“It starts with this: put your desk in the corner, and every time you sit down there to write, remind yourself why it isn’t in the middle of the room……”
Writing has been a part of my life since I learned how to grip a pencil – which, being a lefty, meant in the completely wrong way, at least, according to my kindergarten teacher. Despite her attempts to have me hold my left hand behind my back when I was first learning how to print way back in 1980, and encouraging me to somehow will myself to be right-handed, I continued to be left-handed, right-brained, and full of stories and poems for the next twenty years of my life. When I got married and became mom to my three wonderful kids, writing took a back seat for the next decade of my life. I didn’t want it to. I missed it terribly. But that’s life, that’s parenthood. It’s all-consuming, completely wonderful and completely exhausting all at the same time. Once my kids were out of diapers, off nap schedules and could buckle up their own seatbelts, I was grateful to welcome writing back into my life.
For me, like for most creatives, it was not because I simply wanted to, but I had to have it in my life again. Writing, for some of us, is a necessity, not a luxury. In my journey of life and writing, and particularly in this past year, when I started and finished the novel I had had in my head for the last twenty-eight years, I have learned four truths about writing that have helped me understand both it and myself, and has helped me become the writer I’ve always wanted to be.
4 truths about writing
Writing makes you a writer. Whether or not you finish every piece you start, get published or have readers / an online following, eager to read your every word, the simple act of writing, in a journal, on a laptop, in a blog read by thousands, or a journal entry read by only one – YOU – that act of writing is what makes you a writer. Be proud of it. Own it. Give yourself the right to that title should anyone ever ask, what do you do? Say proudly: “I’m a writer.”
Writing results from habit, not inspiration. If you only ever think about writing or sit around waiting for either inspiration to hit or for the time to be right, you will never, ever get any writing done. Writing is all about making a habit of the process. For me, having a dedicated space – a tiny desk from IKEA that just fits my laptop and notebook – tucked away in a corner of my bedroom, made all the difference in creating that habit. Having that desk transformed my writing from sitting with a notebook on the couch sometimes when I felt like it, to sitting my butt down at that desk, every day from 4 – 5:30 pm and finally getting that novel that I had dreamed about writing for 28 years out of my head and into (many) literary agent’s in-boxes in 9 months time. Sit down and write – every damn day.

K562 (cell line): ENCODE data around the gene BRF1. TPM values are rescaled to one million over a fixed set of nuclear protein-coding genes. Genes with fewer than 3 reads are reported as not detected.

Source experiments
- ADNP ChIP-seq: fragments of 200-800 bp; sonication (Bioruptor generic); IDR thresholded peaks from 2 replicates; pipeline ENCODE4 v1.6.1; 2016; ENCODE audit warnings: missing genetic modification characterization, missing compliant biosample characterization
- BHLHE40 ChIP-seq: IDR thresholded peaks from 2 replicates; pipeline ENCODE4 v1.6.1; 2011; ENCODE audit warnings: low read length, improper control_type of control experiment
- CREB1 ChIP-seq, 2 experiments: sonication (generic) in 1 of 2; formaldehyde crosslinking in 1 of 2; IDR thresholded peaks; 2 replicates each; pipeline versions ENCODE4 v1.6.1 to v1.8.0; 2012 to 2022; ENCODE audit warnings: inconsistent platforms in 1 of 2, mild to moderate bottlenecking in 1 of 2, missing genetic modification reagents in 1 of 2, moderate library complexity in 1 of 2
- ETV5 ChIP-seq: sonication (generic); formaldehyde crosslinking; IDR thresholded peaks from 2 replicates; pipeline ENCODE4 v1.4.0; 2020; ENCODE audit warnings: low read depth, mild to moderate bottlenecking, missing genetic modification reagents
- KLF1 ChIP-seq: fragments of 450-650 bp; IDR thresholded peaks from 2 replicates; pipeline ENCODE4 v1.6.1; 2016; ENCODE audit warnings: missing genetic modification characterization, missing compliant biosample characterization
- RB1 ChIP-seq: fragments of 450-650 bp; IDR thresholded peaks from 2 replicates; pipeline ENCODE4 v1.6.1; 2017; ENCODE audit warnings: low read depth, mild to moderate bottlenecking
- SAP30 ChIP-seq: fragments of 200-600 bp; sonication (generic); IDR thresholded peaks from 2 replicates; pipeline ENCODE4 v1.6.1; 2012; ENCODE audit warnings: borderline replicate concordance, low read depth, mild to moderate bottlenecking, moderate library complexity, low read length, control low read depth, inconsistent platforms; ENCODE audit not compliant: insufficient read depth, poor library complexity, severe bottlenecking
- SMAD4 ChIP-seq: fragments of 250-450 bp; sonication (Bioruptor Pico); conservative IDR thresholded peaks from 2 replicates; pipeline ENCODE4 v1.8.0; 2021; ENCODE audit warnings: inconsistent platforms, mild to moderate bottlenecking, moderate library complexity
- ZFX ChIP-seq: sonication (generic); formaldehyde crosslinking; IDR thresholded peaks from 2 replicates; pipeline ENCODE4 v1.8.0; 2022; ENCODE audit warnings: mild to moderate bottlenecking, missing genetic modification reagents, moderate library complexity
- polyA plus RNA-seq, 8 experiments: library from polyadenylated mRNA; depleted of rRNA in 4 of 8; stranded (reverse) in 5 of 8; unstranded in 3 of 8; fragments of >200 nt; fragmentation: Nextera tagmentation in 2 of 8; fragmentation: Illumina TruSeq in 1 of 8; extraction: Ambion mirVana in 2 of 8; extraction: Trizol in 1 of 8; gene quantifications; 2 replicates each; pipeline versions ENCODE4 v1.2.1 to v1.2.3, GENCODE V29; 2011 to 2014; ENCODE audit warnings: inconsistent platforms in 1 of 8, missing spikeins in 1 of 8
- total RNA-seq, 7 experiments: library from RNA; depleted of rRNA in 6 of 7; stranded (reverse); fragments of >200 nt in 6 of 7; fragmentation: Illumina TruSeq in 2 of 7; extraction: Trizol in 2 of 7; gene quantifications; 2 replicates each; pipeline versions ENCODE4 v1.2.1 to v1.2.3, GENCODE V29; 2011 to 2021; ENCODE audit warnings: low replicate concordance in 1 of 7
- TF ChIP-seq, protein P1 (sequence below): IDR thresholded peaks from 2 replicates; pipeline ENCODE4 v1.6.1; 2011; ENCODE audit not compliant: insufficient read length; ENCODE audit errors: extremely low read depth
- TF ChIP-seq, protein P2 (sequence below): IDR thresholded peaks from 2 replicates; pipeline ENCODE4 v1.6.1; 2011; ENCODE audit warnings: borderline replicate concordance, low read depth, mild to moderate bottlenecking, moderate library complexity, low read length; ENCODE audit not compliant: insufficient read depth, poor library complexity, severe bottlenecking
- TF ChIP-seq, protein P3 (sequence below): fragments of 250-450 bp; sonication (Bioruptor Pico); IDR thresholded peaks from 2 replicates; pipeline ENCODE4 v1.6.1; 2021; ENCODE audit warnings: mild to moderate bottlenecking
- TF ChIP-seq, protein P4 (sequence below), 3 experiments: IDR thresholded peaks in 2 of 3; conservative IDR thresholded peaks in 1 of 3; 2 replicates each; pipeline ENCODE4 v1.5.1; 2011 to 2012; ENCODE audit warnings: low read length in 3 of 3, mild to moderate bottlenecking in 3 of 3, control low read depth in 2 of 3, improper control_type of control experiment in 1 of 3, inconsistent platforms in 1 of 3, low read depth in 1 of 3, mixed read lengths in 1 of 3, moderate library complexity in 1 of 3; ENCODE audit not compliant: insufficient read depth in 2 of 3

Rejection is part of the gig – just don’t take it personally. There is no way around it: rejection sucks. When you’re a writer, you can count on being rejected – a lot. I have a whole scrapbook full of rejection letters that I received back when everything was done through snail mail. Now I just get form letters via email that always start: “Dear Author……” I usually don’t bother reading the rest. Your work is not going to fit every literary magazine or newspaper or publisher’s needs. That’s just the way it is. You can’t please everyone, you can’t interest everyone in reading your work. Deal. Like my wonderfully supportive husband says every time I receive another rejection for my novel: “You only need one ‘yes’.” And that thought is what keeps me going. Don’t let rejection stop you. Keep writing, keep submitting and most of all, keep believing in your work – and in you.
That nagging voice of self-doubt will always be there. During the nine intensive months of writing my novel, there were many nights when I would wake suddenly from a sound sleep with one, terrible, awful thought swirling in my head: “Why are you bothering?” It was the voice of my self-doubt. The unwanted, uninvited voice that liked to pop up just when I was feeling good about my progress. Sometimes it sounded like an unsupportive teacher or sometimes like a family member. “Why are you bothering?” it would ask and then continue with a barrage of negativity. “No one cares about your stupid story.” “Give it up and get a real job.” “You can’t write.” “Stop dreaming.” “No one wants to read it.” “It’s just a pipe dream – wake up already.” It was always a struggle to silence that voice, to find my own inner strength and believe in myself and continue to write, but I did, because not only did I know that I wanted to – I had discovered that I needed to.
Stephen King, in his amazing memoir, On Writing: A Memoir of the Craft, says, ” It starts with this: put your desk in the corner, and every time you sit down there to write, remind yourself why it isn’t in the middle of the room. Life isn’t a support system for art. It’s the other way around.”
For me, that is truth. Writing is what gets me through life. It always has. Being able to create stories and poems and journaling throughout my life, has sustained me through many dark times. Sometimes even, it has saved me from giving in to that darkness.
I write because I have to, I am driven to. Whether or not others will read it, will like any of it, is not in my control. That nagging voice of self-doubt will always speak loudest during the quietest of nights, but I know I can silence it with a pen stroke, a key stroke.
I breathe, I write.